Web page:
The image of the feared and loathsome Muslim mutated over the centuries, from “Saracens” in the earlier centuries to monsters of the Middle Ages (often depicted with blue, black, or purple skin![3]) to mainly Ottomans or Turks in the Renaissance, to the Victorian savages of Orientalism and colonialism, fanatics and barbarians whom the white man had an obligation to colonize and civilize. As political power shifted from the Ottomans to the Europeans, fear decreased and contempt replaced it, but the negative stereotypes never abated.

These tropes survive largely intact, sometimes verbatim, into the present day. They infuse all aspects of our culture, including the secondary-school textbooks that educate us, the literature we still read, the narratives from which we learn world history, the artwork we study, the internet we find indispensable, the news media that conditions us and has been conditioned itself by our cultural biases, and the television and movies that overwhelmingly portray the only good Muslims as dead Muslims. Or, at best, “secular” Muslims.

In America, we inherited this historical and cultural tradition—this framework—from the British, though it was mostly dormant until the Iranian Revolution of 1979. Then, almost overnight, it resurged, and negative current events began to be fitted into that same historical tradition, framed as confirmation that Muslims were to be feared and loathed and not like us. Whenever Muslims commit criminal acts, such as 9/11 (which absolutely violated Islamic law in countless ways), these are seen as confirmation of this anti-Muslim tradition, rather than criminal acts committed by the same kinds of outliers that exist in any community.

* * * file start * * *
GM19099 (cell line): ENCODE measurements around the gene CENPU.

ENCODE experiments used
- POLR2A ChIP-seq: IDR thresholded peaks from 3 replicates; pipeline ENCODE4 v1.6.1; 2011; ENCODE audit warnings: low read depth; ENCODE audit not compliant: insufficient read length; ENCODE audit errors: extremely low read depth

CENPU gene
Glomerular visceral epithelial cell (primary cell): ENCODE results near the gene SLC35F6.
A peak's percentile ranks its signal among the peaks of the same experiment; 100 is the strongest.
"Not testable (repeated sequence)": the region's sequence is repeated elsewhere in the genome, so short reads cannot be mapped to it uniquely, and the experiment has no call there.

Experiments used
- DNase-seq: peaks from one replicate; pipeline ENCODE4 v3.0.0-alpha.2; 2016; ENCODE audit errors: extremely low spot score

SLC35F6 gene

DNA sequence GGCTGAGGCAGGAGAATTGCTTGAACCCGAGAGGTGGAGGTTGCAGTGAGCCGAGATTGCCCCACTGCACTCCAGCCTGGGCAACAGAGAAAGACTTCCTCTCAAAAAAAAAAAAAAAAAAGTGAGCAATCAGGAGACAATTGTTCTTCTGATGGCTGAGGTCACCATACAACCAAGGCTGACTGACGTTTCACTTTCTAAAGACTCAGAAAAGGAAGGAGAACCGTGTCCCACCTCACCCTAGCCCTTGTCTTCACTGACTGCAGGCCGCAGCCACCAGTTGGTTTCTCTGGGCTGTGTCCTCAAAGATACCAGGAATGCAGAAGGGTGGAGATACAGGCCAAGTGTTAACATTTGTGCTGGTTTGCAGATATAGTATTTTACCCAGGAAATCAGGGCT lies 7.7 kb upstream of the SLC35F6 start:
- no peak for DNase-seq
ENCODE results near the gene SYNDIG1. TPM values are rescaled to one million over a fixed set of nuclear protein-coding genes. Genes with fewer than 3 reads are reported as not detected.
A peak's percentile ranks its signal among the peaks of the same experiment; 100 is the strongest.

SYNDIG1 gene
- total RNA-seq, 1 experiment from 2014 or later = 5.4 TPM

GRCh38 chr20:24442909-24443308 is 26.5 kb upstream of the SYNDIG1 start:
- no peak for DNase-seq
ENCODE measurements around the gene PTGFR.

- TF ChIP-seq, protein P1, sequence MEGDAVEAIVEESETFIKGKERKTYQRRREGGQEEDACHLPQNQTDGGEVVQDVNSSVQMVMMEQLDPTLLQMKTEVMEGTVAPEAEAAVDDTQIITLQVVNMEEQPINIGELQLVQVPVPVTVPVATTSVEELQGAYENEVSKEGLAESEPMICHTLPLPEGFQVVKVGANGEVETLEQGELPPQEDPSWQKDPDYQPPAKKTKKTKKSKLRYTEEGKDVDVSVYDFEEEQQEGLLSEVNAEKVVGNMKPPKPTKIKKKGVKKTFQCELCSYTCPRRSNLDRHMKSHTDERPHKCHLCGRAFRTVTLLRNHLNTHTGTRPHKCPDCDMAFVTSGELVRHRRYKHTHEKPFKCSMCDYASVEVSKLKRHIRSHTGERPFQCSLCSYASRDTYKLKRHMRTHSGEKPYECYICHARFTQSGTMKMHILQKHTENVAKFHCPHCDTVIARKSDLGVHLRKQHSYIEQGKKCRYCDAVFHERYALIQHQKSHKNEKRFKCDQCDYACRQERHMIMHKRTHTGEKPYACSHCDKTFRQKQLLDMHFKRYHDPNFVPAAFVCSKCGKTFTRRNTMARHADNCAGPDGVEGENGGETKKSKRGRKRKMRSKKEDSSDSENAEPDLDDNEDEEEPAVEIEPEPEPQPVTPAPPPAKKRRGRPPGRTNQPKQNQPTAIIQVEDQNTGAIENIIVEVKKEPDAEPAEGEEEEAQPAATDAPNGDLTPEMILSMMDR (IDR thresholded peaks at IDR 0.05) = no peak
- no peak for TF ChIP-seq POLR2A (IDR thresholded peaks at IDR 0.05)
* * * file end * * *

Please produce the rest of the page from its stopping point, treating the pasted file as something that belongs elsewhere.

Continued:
It’s important to understand that Islamophobia need not arise from intentional hatred or malicious intentions. We’re all conditioned to think a certain way about Islam and Muslims. That’s what makes Islamophobia systemic, just as anti-Black prejudice in this country is systemic.

Systemic, or structural, Islamophobia means discrimination embedded into our institutions, government, policies, and media. The two dimensions of Islamophobia—individual and structural—feed on each other. Governmental policies (like war-on-terror and surveillance policies) endorse anti-Muslim stereotypes and validate individual Islamophobia. In return, individuals with Islamophobic views spur those in government to enact more policies targeting Muslims. For example, Muslim criminals on average get sentences four times longer than non-Muslims committing similar crimes, and they are covered seven times longer in the media, [4] which increases Islamophobia in individuals and results in more systemic discrimination.

What can we do? Education is critical! Islamophobes cannot pull the wool over our eyes if we know some basic facts about Muslims. We must stop giving Islamophobes a platform, pressure our news media to stop covering Muslims only in negative contexts, celebrate portrayals of Muslims as normal people, and perhaps even meet a few. Then perhaps we can set aside over a thousand years of prejudice.

[1] Khaled Beydoun, American Islamophobia: Understanding the Roots and Rise of Fear (Oakland: University of California Press, 2018), 68–69.

[2] See, generally, Michael Philip Penn, Envisioning Islam: Syriac Christians and the Early Muslim World (Philadelphia: University of Pennsylvania Press, 2015).

[3] Sophia Rose Arjana, Muslims in the Western Imagination (New York: Oxford University Press, 2015), 28.

[4] See Institute for Social Policy and Understanding, Equal Treatment? Measuring the Legal and Media Responses to Ideologically Motivated Violence in the United States (Dearborn, MI: Institute for Social Policy and Understanding, Apr. 2018),